The Caphenon By Fletcher DeLancey

The Caphenon - Fletcher DeLancey

Travel to the planet of Alsea and meet Lancer Tal at the cusp of making history.

Nearly 50 years ago, I got hooked, hooked for good, on science fiction. I was a young kid living in the backwoods. The highlight of the week was the opening hour of our small school library, until my parents finally decided to buy a television. We kids were allowed to watch one show on the weekend. And that is when Star Trek, its diverse crew, and a multitude of different cultures came into our little town, into our living room, every Saturday night. Science fiction has been one of my favorite genres ever since, especially after I discovered the first traces of gender diversity. It may have been the gay green riders in McCaffrey’s Pern Universe, or the Renunciates in the Darkover series. I was delighted to find strong female characters like Honor Harrington, when female role models were so sadly missing in real life. There were limitless possibilities to be explored in science fiction. Later, I discovered the world of lesbian fiction and the treasure trove of lesbian fan fiction. Of course I looked for science fiction, and found Fletcher DeLancey’s writings. Her stories were amazing in their depth and quality.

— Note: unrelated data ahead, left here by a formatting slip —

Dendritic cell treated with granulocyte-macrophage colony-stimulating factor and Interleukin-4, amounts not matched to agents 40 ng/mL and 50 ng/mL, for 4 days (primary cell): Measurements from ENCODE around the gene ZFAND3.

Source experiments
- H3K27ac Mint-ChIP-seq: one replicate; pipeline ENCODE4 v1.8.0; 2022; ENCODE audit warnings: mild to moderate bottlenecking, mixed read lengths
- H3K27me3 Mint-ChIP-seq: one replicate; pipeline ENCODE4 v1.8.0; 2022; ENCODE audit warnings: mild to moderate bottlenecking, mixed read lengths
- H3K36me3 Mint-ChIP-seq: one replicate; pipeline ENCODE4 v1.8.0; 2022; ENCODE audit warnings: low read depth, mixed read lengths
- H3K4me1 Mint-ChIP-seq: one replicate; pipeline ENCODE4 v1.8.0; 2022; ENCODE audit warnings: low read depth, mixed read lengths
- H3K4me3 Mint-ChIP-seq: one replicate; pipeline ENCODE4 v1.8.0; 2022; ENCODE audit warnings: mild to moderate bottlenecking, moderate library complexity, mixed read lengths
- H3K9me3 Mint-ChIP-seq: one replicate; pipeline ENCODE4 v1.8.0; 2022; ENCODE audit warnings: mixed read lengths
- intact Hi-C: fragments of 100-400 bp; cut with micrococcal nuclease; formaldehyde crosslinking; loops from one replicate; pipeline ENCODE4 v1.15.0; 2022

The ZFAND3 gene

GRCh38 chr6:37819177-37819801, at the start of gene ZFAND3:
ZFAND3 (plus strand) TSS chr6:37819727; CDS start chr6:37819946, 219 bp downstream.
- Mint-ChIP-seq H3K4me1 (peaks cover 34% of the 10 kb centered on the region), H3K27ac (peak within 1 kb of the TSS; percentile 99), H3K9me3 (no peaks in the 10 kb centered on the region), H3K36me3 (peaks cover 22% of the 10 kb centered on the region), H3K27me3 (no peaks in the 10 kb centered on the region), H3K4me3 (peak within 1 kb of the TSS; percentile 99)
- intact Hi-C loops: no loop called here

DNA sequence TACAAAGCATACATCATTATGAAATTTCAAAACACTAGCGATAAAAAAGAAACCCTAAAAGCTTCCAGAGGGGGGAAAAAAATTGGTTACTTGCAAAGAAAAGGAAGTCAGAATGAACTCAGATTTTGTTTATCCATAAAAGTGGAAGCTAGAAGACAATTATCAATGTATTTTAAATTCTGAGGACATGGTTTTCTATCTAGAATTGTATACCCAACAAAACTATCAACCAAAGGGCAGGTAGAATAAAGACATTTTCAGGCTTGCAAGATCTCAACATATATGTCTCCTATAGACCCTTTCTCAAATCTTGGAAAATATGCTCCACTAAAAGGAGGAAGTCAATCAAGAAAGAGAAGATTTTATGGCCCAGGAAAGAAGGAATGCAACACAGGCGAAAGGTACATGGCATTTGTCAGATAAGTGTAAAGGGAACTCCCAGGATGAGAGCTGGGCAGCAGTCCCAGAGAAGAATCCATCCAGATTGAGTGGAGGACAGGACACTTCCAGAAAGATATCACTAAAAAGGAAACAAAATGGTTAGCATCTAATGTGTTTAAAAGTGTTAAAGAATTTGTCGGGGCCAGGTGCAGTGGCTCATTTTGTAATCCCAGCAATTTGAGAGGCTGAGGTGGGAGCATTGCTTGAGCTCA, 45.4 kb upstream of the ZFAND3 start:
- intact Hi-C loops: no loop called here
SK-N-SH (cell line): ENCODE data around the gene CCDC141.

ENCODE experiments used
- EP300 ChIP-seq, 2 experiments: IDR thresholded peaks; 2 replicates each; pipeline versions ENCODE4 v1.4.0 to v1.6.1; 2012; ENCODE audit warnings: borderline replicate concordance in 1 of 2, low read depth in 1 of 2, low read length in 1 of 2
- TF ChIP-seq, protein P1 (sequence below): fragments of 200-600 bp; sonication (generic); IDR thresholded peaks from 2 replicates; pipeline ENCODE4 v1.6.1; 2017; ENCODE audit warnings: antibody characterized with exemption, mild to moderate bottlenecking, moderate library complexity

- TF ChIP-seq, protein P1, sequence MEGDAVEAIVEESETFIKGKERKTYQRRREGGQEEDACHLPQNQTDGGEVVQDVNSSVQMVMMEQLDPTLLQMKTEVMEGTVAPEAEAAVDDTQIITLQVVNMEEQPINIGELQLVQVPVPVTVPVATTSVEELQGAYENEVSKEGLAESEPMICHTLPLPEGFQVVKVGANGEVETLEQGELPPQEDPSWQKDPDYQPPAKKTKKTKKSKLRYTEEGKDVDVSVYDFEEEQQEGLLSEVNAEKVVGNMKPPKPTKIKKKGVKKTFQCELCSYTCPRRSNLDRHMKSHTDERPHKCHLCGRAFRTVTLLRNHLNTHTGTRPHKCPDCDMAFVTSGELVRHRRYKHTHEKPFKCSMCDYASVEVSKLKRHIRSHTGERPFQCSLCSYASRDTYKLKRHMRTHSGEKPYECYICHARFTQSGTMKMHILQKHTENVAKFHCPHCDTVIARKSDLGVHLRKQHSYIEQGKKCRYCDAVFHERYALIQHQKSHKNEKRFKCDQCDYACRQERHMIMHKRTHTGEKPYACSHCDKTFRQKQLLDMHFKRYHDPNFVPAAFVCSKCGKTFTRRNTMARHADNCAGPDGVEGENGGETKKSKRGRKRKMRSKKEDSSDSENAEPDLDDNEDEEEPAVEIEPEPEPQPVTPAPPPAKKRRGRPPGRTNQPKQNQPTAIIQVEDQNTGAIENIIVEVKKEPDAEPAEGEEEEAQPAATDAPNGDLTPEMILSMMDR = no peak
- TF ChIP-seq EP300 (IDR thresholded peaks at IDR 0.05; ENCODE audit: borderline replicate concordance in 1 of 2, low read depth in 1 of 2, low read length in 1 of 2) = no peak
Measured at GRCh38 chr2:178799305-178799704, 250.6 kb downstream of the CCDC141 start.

Now, years later, I have the honor of reviewing DeLancey’s first published science fiction work: The Caphenon. This is what The Caphenon is about: What if tomorrow a space ship entered our world? What if the survival of Earth depended on these strangers? On the planet Alsea, during a mellow summer night, Lancer Andira Tal gets a history-changing call. Not only is there other intelligent life in the universe, but it’s landing on her planet right now. The strangers, led by Captain Ekatya Serrado, have a frightening story to tell. They protected Alsea from being attacked, but the reprieve is only temporary. And the aliens are in for a surprise as well, because the Alseans are not as low tech or vulnerable as they think.

The Caphenon excels with meticulous and believable world-building, and combines it with a touch of space opera replete with epic fights for survival. DeLancey does a great job of taking the reader on a journey of “first contact” under duress. Of course—and this is what makes the scenario so fascinating—both sides are in for surprises and clashes of culture.

This is only the opening book of a series, called Chronicles of Alsea. DeLancey makes sure there is a solid foundation of alien mores, customs, and traditions, as well as strong characters to carry not only the story told in The Caphenon but a whole series. Her prose flows faultlessly. It lends a strong voice to strong female characters. I especially liked the wide range of subjects The Caphenon touches on, from religion to the ethics of a warrior caste, from science to survival fighting, from politics to psychology.

So if you want to kick back and go for a ride through deep space to the world of Alsea, get yourself a copy of The Caphenon. Fortunately, the sequel will be available this year for all of us who want to follow up on those characters who won a place in our heart and on Alsea, a planet so like and so unlike what we know.

Get it on Apple Books